The facilitator also went on to say that ‘evaluation is critical whether organizations are planning a new project or starting a program from the ground up, re-working an existing project or program to make it more effective, or trying to make sense of findings from previous evaluations, the Evaluation method is critical in helping organizations get off the ground in their current environment and a formal needs assessment.
She mentioned and explained the various types of evaluation methods which are the Process Evaluation, which is used for the following.
Used to measure the activities of the program, its quality and who it is reaching. (Has the project reached the right group?) have all the activities being implemented as intended and what happens afterwards if it is not? All information and materials suitable for the target market? She mentioned that in program planning, and outcome, things sometimes don’t happen the way they are planned or intended like how one expects projects to be. There should be internal conversation with staff
and reassess the program as well with program beneficiaries.
The Outcome Evaluation is concerned with the long term effects of the program. This process addresses the critical question of whether the overall program goals have been achieved. And if the goals were not achieved, what factors have contributed or hindered the desired change. Some dynamics of the program may change due to shift in needs or unexpected changes in the environment. There should be formal needs assessment about the quality of the program and the number of people who are asked about their experiences of program impact and their feedback and evaluation helps.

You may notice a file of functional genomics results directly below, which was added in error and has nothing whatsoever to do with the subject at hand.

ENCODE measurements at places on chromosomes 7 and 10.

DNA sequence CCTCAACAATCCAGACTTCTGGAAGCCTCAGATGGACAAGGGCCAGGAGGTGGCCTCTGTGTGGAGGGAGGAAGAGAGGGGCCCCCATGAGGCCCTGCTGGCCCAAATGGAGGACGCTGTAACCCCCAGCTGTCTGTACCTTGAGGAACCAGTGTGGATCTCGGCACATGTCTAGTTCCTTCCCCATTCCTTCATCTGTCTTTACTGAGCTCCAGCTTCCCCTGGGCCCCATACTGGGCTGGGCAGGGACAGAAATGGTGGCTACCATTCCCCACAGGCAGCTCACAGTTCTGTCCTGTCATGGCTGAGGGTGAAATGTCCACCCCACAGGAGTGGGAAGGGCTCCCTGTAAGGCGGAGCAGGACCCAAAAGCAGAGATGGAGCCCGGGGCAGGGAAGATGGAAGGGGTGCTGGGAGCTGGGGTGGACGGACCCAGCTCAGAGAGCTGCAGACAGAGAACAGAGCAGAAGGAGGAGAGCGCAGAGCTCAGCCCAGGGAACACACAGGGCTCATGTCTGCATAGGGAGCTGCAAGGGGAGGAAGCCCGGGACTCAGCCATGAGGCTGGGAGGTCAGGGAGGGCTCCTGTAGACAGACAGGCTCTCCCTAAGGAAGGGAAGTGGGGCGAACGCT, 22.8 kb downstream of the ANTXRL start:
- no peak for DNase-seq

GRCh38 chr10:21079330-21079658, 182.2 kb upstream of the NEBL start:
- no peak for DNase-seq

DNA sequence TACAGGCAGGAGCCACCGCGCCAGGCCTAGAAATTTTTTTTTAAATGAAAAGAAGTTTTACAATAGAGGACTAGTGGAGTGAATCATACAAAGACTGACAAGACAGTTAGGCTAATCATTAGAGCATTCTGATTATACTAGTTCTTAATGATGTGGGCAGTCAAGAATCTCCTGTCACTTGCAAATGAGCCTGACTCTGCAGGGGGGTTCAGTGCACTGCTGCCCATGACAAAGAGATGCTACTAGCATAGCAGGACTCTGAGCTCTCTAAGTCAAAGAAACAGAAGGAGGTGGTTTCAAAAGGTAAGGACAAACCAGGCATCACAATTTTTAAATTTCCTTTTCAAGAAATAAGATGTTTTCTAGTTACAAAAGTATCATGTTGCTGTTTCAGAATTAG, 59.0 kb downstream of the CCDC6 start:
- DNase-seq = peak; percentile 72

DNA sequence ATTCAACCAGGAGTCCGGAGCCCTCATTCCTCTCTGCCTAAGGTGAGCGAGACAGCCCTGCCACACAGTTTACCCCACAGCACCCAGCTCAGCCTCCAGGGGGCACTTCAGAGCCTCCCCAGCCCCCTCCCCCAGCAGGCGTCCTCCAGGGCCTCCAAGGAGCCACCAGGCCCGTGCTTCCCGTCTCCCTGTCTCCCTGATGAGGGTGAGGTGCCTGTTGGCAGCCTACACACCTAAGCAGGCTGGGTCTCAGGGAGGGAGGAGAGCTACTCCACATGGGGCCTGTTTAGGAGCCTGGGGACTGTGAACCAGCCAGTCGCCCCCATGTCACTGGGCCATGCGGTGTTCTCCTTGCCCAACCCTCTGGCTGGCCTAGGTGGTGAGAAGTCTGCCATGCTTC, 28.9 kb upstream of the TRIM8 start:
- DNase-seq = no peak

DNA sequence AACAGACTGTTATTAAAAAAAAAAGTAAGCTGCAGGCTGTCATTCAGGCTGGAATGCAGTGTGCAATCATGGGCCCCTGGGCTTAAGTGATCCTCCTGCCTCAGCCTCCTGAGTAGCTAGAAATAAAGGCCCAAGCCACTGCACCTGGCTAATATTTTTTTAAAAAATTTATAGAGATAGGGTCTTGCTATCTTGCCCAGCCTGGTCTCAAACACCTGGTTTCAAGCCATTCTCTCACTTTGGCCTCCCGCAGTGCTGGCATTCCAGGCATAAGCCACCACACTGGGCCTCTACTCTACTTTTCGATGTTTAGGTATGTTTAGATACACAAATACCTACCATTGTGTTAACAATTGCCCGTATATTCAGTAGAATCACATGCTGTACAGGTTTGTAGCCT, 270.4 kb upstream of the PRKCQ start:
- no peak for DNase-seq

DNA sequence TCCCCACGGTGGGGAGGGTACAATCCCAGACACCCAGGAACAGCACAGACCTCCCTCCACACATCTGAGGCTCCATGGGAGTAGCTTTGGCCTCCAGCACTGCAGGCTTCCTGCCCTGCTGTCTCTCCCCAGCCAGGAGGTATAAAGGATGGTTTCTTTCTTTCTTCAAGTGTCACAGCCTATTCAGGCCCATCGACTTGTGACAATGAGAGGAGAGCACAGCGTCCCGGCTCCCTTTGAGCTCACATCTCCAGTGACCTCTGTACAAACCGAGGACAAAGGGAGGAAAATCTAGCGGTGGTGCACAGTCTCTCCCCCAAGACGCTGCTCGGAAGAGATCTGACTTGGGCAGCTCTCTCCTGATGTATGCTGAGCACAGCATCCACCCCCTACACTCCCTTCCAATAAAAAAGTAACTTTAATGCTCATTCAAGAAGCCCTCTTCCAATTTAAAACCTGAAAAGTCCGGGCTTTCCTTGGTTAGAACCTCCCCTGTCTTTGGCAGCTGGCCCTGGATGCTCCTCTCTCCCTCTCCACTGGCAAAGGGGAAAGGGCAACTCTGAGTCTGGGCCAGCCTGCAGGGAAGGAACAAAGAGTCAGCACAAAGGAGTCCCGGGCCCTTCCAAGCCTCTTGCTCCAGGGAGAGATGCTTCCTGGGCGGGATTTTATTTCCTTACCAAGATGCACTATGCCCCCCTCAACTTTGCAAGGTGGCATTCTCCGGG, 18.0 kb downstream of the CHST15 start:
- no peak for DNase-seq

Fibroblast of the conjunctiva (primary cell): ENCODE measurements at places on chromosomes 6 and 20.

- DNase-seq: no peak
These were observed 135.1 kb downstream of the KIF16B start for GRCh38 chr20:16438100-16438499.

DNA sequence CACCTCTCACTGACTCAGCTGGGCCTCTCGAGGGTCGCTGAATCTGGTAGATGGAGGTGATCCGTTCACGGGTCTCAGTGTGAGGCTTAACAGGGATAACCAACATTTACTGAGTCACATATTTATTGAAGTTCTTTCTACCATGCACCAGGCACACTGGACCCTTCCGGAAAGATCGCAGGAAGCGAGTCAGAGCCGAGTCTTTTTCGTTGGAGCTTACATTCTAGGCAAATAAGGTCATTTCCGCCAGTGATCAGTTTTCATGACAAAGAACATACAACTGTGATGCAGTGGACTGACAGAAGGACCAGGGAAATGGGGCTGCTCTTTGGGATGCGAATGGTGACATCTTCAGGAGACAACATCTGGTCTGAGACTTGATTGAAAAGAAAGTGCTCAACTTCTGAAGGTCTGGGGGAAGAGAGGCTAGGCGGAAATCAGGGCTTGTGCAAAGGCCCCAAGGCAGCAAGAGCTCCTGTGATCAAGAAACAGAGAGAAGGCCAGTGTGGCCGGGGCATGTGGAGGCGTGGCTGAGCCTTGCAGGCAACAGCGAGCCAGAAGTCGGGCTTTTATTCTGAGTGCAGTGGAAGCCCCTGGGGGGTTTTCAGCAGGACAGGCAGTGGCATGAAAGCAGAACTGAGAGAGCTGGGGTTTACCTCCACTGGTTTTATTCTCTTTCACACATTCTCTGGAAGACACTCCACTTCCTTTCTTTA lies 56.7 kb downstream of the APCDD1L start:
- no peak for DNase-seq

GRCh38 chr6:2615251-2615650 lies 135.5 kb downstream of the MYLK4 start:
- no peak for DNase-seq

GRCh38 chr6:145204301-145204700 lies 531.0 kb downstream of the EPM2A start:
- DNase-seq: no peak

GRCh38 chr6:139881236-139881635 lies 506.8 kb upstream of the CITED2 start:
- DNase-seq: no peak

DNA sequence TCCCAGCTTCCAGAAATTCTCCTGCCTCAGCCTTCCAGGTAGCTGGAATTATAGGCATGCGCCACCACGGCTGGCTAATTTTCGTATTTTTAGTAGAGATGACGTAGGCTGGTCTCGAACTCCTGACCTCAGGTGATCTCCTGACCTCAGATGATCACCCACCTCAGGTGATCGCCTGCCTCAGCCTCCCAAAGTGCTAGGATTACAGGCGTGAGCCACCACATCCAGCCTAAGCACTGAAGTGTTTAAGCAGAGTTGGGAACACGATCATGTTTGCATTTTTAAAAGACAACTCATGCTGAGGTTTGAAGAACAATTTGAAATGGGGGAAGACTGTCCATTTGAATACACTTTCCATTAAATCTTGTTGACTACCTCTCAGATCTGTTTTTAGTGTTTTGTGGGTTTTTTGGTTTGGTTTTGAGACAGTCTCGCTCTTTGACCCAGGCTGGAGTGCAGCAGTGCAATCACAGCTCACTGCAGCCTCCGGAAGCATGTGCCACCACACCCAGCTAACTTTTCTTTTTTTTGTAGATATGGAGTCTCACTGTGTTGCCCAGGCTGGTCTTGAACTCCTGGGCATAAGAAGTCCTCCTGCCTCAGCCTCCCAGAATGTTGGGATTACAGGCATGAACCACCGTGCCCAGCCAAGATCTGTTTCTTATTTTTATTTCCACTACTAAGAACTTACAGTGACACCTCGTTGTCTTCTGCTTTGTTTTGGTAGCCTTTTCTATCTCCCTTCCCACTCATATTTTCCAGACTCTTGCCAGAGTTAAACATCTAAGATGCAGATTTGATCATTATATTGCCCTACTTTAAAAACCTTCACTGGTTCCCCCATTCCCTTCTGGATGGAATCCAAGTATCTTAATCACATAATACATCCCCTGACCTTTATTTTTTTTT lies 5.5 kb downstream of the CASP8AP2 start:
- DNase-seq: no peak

The workshop facilitator says every organization should first of all have goals they need to reach and it is important to ‘defining these goals and objectives’. She described goals as “overarching statements of what the program hope to accomplish. Goals may vary depending on the work you do or resources needed. There are small programs with a specific focus might conceivably have one goal, whilst a more complex or broader program may have multiple goals. The facilitator drew the participants attention to a workforce development program’s goals which she says might include:
Examples of goals include:
Help clients reduce their barriers to employment Help clients become job ready Increase client’s economic self-esteem.
Evaluation Training organized by Nonprofit Prince George’s County
She says that in writing measurable goals, organizations should also consider the ‘who, what and when’. Who refers to the target audience, ad what will refer to the nature of that needs, and when the timeline to meet these needs. It is important to write reasonable goals and consider the following points.